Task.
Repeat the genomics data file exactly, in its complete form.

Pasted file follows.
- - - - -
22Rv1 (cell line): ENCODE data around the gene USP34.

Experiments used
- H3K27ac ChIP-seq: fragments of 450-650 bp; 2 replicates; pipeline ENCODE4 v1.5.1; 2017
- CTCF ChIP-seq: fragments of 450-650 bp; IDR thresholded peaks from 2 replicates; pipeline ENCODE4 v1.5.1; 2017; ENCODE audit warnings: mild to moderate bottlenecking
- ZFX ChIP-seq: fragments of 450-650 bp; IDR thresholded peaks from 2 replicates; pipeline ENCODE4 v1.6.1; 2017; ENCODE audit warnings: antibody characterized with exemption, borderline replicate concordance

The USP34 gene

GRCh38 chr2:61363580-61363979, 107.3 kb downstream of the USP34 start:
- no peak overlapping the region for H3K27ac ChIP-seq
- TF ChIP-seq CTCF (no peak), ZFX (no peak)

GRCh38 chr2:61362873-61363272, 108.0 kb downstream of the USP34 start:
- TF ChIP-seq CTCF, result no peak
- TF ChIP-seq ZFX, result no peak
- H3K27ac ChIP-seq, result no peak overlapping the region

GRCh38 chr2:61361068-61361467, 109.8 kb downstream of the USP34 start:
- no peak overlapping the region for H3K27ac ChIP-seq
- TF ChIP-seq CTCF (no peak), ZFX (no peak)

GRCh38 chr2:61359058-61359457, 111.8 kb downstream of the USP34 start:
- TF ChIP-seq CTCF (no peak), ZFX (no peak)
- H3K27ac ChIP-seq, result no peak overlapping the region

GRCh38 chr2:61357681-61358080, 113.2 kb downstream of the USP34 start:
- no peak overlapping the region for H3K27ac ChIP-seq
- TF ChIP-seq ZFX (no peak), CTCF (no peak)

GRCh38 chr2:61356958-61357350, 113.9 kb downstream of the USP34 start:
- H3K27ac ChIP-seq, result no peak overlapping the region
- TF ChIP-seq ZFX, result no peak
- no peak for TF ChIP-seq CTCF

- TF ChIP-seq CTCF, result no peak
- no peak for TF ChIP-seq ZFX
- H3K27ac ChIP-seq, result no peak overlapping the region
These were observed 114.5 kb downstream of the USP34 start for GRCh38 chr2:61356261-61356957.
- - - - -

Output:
22Rv1 (cell line): ENCODE data around the gene USP34.

Experiments used
- H3K27ac ChIP-seq: fragments of 450-650 bp; 2 replicates; pipeline ENCODE4 v1.5.1; 2017
- CTCF ChIP-seq: fragments of 450-650 bp; IDR thresholded peaks from 2 replicates; pipeline ENCODE4 v1.5.1; 2017; ENCODE audit warnings: mild to moderate bottlenecking
- ZFX ChIP-seq: fragments of 450-650 bp; IDR thresholded peaks from 2 replicates; pipeline ENCODE4 v1.6.1; 2017; ENCODE audit warnings: antibody characterized with exemption, borderline replicate concordance

The USP34 gene

GRCh38 chr2:61363580-61363979, 107.3 kb downstream of the USP34 start:
- no peak overlapping the region for H3K27ac ChIP-seq
- TF ChIP-seq CTCF (no peak), ZFX (no peak)

GRCh38 chr2:61362873-61363272, 108.0 kb downstream of the USP34 start:
- TF ChIP-seq CTCF, result no peak
- TF ChIP-seq ZFX, result no peak
- H3K27ac ChIP-seq, result no peak overlapping the region

GRCh38 chr2:61361068-61361467, 109.8 kb downstream of the USP34 start:
- no peak overlapping the region for H3K27ac ChIP-seq
- TF ChIP-seq CTCF (no peak), ZFX (no peak)

GRCh38 chr2:61359058-61359457, 111.8 kb downstream of the USP34 start:
- TF ChIP-seq CTCF (no peak), ZFX (no peak)
- H3K27ac ChIP-seq, result no peak overlapping the region

GRCh38 chr2:61357681-61358080, 113.2 kb downstream of the USP34 start:
- no peak overlapping the region for H3K27ac ChIP-seq
- TF ChIP-seq ZFX (no peak), CTCF (no peak)

GRCh38 chr2:61356958-61357350, 113.9 kb downstream of the USP34 start:
- H3K27ac ChIP-seq, result no peak overlapping the region
- TF ChIP-seq ZFX, result no peak
- no peak for TF ChIP-seq CTCF

- TF ChIP-seq CTCF, result no peak
- no peak for TF ChIP-seq ZFX
- H3K27ac ChIP-seq, result no peak overlapping the region
These were observed 114.5 kb downstream of the USP34 start for GRCh38 chr2:61356261-61356957.